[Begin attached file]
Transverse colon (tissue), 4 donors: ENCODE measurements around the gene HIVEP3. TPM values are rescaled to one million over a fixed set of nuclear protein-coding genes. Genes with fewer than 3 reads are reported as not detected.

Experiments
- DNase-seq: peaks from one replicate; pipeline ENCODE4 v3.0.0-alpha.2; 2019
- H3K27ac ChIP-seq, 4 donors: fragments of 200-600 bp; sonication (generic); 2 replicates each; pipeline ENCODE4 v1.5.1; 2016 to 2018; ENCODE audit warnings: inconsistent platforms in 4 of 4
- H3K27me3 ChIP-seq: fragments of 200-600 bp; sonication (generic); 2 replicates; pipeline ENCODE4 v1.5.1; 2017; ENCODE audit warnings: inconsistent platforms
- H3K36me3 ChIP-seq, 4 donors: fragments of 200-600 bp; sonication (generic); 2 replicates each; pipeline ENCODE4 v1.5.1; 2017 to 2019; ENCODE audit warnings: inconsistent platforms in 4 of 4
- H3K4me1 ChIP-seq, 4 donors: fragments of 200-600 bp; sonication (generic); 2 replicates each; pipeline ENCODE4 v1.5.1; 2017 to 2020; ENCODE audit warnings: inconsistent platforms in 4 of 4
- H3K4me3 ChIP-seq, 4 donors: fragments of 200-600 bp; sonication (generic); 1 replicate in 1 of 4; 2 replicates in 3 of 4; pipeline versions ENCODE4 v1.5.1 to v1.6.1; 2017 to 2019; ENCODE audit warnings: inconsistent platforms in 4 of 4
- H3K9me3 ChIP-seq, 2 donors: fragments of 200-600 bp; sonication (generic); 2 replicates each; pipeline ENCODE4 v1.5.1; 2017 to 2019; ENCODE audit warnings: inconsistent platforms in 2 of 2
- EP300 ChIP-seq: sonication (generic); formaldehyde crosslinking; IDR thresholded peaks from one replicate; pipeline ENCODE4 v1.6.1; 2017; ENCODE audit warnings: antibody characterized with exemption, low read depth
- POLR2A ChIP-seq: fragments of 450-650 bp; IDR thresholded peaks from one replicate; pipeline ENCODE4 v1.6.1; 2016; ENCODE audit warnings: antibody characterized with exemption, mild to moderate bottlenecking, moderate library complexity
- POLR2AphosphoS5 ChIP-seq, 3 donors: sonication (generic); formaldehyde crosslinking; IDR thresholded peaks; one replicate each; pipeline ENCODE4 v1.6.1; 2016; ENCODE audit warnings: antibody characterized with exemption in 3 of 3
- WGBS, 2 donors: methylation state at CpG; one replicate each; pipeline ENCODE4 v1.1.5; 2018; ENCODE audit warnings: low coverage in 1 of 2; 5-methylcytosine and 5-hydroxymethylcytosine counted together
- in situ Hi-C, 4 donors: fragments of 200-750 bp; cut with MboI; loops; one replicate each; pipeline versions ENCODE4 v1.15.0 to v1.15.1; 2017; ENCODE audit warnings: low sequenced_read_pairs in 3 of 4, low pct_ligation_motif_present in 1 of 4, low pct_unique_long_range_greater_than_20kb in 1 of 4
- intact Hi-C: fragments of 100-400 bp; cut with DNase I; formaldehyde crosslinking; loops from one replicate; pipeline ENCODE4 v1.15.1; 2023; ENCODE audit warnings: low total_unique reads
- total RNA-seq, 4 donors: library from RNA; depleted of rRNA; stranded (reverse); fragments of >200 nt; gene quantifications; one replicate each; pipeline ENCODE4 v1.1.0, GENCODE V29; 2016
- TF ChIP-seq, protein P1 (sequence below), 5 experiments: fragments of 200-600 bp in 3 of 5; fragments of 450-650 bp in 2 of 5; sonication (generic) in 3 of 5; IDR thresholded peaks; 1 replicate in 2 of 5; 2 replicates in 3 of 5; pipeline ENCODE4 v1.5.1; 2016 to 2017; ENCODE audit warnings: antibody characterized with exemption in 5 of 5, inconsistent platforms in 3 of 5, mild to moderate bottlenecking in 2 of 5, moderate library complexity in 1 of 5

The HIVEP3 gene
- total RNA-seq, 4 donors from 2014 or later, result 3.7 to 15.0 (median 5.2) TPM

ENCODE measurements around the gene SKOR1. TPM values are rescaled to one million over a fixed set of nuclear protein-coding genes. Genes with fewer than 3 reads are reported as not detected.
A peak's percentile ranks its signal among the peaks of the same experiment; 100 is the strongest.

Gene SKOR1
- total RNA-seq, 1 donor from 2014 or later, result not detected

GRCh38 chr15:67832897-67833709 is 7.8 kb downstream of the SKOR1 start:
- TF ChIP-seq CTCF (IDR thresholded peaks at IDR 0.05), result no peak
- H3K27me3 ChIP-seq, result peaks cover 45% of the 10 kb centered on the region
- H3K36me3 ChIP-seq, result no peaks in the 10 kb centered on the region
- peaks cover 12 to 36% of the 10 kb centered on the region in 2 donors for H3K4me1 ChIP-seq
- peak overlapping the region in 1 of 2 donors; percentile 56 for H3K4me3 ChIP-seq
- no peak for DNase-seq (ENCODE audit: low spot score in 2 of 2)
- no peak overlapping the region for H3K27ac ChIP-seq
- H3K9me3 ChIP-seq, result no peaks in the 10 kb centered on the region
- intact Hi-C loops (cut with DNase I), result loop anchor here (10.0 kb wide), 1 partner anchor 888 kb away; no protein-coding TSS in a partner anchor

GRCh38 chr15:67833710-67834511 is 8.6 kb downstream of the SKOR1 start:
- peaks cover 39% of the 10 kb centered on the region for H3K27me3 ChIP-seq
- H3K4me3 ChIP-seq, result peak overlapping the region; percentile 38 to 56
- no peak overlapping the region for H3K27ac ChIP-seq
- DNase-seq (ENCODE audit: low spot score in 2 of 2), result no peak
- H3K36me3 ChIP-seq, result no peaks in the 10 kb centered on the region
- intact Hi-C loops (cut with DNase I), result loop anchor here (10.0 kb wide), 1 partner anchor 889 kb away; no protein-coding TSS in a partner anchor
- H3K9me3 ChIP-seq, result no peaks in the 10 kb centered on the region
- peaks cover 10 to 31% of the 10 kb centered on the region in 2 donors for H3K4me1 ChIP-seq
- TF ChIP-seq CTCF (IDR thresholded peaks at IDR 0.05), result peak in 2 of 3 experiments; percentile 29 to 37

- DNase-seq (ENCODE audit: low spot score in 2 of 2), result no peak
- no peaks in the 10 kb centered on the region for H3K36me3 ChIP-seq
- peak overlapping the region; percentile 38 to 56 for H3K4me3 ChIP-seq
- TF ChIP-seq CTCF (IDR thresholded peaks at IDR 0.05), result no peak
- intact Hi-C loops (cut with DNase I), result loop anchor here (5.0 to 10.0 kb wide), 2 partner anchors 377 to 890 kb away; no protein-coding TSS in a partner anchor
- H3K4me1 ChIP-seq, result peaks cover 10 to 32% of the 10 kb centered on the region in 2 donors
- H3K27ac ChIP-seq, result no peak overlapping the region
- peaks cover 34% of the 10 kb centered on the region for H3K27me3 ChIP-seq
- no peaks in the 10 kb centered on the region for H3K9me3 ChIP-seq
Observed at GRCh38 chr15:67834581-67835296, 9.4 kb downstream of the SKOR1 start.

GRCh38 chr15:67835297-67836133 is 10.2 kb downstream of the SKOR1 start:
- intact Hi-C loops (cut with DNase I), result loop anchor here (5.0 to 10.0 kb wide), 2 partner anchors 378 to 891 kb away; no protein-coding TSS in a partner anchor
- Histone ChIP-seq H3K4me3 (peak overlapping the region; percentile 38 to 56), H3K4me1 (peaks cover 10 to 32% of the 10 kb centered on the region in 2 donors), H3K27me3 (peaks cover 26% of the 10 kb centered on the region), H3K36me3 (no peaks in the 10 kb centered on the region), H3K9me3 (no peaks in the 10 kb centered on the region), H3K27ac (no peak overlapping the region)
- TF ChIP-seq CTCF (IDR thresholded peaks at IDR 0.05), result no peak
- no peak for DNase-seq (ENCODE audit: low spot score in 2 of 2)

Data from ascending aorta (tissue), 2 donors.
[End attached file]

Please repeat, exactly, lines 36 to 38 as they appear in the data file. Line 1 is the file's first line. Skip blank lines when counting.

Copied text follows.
- H3K4me3 ChIP-seq, result peak overlapping the region; percentile 38 to 56
- no peak overlapping the region for H3K27ac ChIP-seq
- DNase-seq (ENCODE audit: low spot score in 2 of 2), result no peak